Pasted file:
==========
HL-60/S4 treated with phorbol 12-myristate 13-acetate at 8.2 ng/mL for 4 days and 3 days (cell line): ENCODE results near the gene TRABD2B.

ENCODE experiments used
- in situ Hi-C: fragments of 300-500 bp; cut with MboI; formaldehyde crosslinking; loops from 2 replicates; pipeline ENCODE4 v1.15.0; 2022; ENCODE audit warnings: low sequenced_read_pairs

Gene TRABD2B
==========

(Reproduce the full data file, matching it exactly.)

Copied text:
HL-60/S4 treated with phorbol 12-myristate 13-acetate at 8.2 ng/mL for 4 days and 3 days (cell line): ENCODE results near the gene TRABD2B.

ENCODE experiments used
- in situ Hi-C: fragments of 300-500 bp; cut with MboI; formaldehyde crosslinking; loops from 2 replicates; pipeline ENCODE4 v1.15.0; 2022; ENCODE audit warnings: low sequenced_read_pairs

Gene TRABD2B